Adam Dabrowski

Theme/Style – Figurative art, furniture, decorative art

Media – Wood sculpture, wood carvings

Artistic Focus – Adam Dabrowski was a respected and sought-after craftsman, whose work embodied the characteristics of the great southeastern wood-carving district of his native Poland, and also the Grinling Gibbons style of high-relief wood ornamentation. Dabrowski's large-scale decorative work added distinction to both private homes and public buildings; but no less gracefully or skillfully executed were his smaller-scale figurative wood sculptures, which convey both a sense of fluid movement and classical harmony and simplicity.

Career Highlights –

• Adam Dabrowski was born in Poland in 1880, and studied art in Warsaw.
• In New York by 1915, Dabrowski worked in architectural and church woodcarving, and in 1923 he designed the Polish floats for a parade in Reading, Pennsylvania.
• In 1926 Dabrowski exhibited at the fifth annual exhibition of the Art-in-Trades Club, a showcase for New York City decorators at the Waldorf-Astoria hotel’s roof garden. Dabrowski’s carvings of objects from the natural world were exhibited in the show’s Twentieth Century Gallery.
• In 1931 Dabrowski’s birchwood chairs, tables and benches were on display at the Exhibition of Polish arts and crafts at the Home Making Centre in the Grand Central Palace exhibition hall on Lexington Avenue. Included were his carved panels of fruits and flowers as well as wood portrait sculpture.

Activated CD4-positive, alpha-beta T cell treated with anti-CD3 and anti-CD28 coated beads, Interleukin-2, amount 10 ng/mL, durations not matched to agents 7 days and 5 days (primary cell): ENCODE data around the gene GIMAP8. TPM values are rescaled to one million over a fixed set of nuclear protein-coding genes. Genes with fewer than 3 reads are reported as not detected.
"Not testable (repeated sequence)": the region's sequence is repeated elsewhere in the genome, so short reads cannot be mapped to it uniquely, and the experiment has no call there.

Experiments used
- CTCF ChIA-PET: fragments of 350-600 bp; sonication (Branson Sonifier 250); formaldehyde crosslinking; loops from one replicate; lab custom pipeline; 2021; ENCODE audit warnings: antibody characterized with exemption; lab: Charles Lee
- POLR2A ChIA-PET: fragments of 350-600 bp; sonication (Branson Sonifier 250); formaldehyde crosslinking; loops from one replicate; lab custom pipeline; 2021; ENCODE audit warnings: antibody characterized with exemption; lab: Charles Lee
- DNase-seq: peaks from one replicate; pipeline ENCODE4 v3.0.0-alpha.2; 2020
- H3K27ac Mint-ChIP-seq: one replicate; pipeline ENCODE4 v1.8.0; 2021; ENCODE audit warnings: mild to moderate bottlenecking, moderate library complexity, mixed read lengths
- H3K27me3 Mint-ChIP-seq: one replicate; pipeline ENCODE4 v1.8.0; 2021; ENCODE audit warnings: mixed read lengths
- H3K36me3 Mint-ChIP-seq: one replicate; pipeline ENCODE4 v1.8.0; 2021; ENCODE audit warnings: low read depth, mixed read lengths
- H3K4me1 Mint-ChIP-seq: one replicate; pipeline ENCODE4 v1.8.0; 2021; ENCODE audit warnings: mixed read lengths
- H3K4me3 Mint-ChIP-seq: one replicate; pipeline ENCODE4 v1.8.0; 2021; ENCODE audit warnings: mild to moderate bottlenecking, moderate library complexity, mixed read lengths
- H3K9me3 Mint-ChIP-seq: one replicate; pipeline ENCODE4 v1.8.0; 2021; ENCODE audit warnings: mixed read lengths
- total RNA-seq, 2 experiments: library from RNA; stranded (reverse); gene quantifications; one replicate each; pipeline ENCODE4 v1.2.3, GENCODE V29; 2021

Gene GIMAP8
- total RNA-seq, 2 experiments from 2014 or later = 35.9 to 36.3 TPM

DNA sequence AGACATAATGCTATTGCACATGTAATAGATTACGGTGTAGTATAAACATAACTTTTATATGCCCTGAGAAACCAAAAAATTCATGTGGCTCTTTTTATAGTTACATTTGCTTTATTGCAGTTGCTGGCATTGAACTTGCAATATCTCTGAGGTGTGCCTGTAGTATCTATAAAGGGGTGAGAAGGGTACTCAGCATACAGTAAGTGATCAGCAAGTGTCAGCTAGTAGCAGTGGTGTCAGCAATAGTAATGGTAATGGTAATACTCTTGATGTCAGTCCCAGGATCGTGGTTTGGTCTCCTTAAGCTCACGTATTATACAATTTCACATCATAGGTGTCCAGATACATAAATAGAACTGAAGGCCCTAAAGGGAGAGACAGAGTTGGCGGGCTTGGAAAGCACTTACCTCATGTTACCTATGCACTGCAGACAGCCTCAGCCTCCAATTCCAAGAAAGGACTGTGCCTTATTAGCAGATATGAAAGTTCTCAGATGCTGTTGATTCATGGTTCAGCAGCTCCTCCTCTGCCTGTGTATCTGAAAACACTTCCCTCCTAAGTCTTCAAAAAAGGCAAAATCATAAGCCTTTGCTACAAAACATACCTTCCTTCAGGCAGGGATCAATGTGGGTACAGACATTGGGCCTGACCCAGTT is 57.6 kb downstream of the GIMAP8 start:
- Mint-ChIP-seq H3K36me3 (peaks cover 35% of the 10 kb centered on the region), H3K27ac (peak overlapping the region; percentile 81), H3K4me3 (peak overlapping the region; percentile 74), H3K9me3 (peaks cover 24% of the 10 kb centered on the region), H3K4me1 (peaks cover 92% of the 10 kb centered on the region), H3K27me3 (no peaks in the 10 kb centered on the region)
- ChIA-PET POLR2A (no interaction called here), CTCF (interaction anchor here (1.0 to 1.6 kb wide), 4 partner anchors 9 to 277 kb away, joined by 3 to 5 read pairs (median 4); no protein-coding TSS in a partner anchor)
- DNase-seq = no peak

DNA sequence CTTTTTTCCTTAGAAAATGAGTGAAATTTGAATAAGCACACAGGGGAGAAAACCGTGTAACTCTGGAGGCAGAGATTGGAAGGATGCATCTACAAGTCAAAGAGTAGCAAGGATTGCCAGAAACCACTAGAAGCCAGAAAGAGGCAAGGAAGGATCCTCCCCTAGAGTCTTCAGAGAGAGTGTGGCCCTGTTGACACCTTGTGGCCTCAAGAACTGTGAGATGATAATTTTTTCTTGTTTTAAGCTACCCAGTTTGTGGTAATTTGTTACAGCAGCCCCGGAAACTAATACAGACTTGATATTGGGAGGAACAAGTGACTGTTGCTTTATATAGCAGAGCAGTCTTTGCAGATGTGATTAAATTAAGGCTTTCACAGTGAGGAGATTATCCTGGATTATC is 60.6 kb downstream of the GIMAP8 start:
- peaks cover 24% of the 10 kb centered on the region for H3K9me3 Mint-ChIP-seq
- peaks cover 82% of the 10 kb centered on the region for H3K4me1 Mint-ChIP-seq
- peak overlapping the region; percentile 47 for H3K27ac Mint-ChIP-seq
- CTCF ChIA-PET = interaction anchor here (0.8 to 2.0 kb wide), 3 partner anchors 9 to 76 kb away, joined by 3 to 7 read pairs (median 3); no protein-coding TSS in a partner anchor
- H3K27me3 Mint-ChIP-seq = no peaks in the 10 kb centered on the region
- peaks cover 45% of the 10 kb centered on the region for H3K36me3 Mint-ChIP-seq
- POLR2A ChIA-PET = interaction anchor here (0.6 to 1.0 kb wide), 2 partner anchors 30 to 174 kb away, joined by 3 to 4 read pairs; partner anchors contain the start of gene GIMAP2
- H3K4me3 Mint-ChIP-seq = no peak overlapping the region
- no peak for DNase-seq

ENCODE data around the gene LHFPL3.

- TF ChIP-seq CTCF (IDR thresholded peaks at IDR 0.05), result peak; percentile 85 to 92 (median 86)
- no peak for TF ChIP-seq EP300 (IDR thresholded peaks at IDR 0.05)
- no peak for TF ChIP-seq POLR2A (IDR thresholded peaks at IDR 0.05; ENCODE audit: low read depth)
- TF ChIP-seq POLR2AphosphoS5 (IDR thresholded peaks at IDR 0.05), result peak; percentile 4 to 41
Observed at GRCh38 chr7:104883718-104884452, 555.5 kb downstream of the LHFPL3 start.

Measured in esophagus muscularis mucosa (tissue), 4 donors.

• Dabrowski opened a school of wood carving in Brooklyn in 1929, and he exhibited in 1932 at Brooklyn’s Grant Studios, in a group show of portraits in many media,
• Dabrowski’s figure sculptures were installed in the chapel of Our Lady of Canterbury School in New Milford, Connecticut, dedicated in 1933; and his carving of a scribe is one of the decorations in the Christ Church Cranbrook, Bloomfield Hills, Michigan.
• By 1941 Dabrowski had moved to Los Angeles, where he exhibited his sculpture at the Ebell Club’s annual competitive exhibition in 1943, along with Merrell Gage.
• Through the 1950s and 1960s Dabrowski worked in the Los Angeles area as a craftsman, designing and making fine wood furniture and fixtures for private homes, and his wood carvings also grace the chancel of the Westwood Hills Congregational Church, dedicated in 1968.
• Dabrowski gave private instruction in hand wood carving from his studio at 3918 Beverly Blvd. in the late 1960s. He passed away in Los Angeles in 1972.
• Dabrowski’s work is in the collection of New Jersey’s Newark Museum. His son, Richard Adam Dabrowski, also became a noted sculptor and carver.